# mathematics

00 words needed.. I have to do my part

For this exercise, your task is to estimate the reliability and validity of a measure of Need for Cognition (nCog; Cacioppo & Petty, 1982; Cacioppo, Petty, & Kao, 1984). This is a team project. You have been randomly assigned into groups of 3-4 classmates. Please work with your team members and turn in one final, written document with all classmates’ names on it by the assigned due date.

An SPSS data file is included in the assignment folder, with responses from 294 college students. Within the data file you will find raw scores for nCog items, as well as composite scores for several other variables (see page 2 for descriptions).

Your tasks for this assignment are described below. To answer each of these questions, run the analyses using SPSS and report relevant information in your write-up (i.e., the reliability or validity coefficient). As a team, write a report explaining your findings for each of the questions above. Provide an interpretation of what the results mean. In other words, explain your findings in sufficient detail so that another person could understand what you examined and why.

Reliability

Estimate Coefficient Alpha for nCog using the items in the data set.

Estimate test-retest reliability for nCog – data were collected 2 weeks after the original nCog data (NCOG_T2).

Criterion-Related Validity

Report the criterion-related validity estimate for nCog using College GPA (CollegeGPA).

Report the criterion-related validity estimate for nCog using Student Satisfaction (StudentSat).

Report the incremental validity estimate of nCog above and beyond High School GPA (HS_GPA) and ACT Scores (ACT) in predicting College GPA (CollegeGPA).

Report the incremental validity estimate of nCog above and beyond High School GPA (HS_GPA) and ACT Scores (ACT) in predicting Student Satisfaction (StudentSat).

Construct-Related Validity

Report convergent validity evidence using Intrinsic Motivation (IntMot) and Mastery Goal Orientation (MGO).

Report discriminant validity evidence using Extrinsic Motivation (ExtMot), Performance Approach Goal Orientation (AppGO), Performance Avoid Goal Orientation (AvdGO), and Social Desirability (SocDes).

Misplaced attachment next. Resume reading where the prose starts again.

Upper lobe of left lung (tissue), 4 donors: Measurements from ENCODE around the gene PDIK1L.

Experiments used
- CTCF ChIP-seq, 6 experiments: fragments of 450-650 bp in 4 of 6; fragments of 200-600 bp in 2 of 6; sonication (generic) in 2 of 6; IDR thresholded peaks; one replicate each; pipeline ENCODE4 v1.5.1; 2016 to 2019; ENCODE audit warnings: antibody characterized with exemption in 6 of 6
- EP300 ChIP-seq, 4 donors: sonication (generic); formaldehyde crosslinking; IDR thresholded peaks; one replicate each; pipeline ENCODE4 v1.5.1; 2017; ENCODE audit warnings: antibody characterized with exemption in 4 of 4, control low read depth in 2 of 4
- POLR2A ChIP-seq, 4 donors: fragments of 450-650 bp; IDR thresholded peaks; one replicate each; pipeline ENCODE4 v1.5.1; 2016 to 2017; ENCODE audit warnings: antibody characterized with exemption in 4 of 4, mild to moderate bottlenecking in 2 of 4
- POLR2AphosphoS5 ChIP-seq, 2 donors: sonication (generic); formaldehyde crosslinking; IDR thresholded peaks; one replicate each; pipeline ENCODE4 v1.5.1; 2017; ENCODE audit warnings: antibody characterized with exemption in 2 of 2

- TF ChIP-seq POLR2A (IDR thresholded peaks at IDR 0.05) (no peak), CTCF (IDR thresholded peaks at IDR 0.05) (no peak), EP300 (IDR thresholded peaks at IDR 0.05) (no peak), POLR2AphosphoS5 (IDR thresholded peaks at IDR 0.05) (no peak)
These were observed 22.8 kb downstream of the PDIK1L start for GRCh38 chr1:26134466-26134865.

Variables in Data Set/Assignment

Need for Cognition –described as a drive to understand situations and the world around us (Cacioppo & Petty, 1982; Cacioppo et al., 1984). People with a high need for cognition tend to enjoy problem solving, abstract reasoning, and enjoy complex situations/problems. Items were rated on a 5-point scale (1 = Strongly Disagree to 5 = Strongly Agree), and higher scores indicate higher levels of the construct. Items were taken from Cacioppo et al. (1984), in the attached article.  Note that several of these items are reverse-scored. You will need to re-code them prior to running the analyses.

High School GPA – is cumulative, high school grade point average, on a 4.0 scale. Scores were taken from admissions records.

ACT Scores – ACT scores were gathered from university records.

College GPA – is cumulative, college grade point average on a 4.0 scale. This was taken from university records. In this study College GPA was collected one year after Need for Cognition was measured.

Student Satisfaction – is the extent that students are satisfied with their experiences at the university. Six items were written for the purpose of conducting this study. Cronbach’s alpha for this scale was .90. In this study student satisfaction was collected one year after Need for Cognition was measured.

Academic Motivation focuses on the reasons that students go to college. This is based on Deci and Ryan’s (1985) self-determination theory (Ryan & Deci, 2000). For the purposes of this data collection ten items were written to measure intrinsic motivation and ten items were written to measure extrinsic motivation.

Intrinsic Motivation – is based on a drive to learn and accumulate knowledge. The process of learning itself is internally motivating for individuals with a high level of intrinsic motivation. Coefficient alpha for this scale was .92.

Extrinsic Motivation – is based on the anticipation of some other, external reward, Individuals with a high level of intrinsic motivation are less interested in learning itself, but motivated because with a college degree they are more likely to obtain a high-paying job or promotion at work. Coefficient alpha for this scale was .87.

Goal Orientation – reflects the purpose, or type of goal that a person aims to achieve when pursuing a particular task (Elliot et al., 1999). This can be composed of mastery goal orientation, performance approach goal orientation, and performance avoid goal orientation. Seven items were written to measure each of the three dimensions below.

Mastery Goal Orientation – has a focus on improving oneself as a function of task pursuit, and is often associated with deep-level processing and drive to learn and understand material (e.g., expanding one’s knowledge). Coefficient alpha for this scale was .90.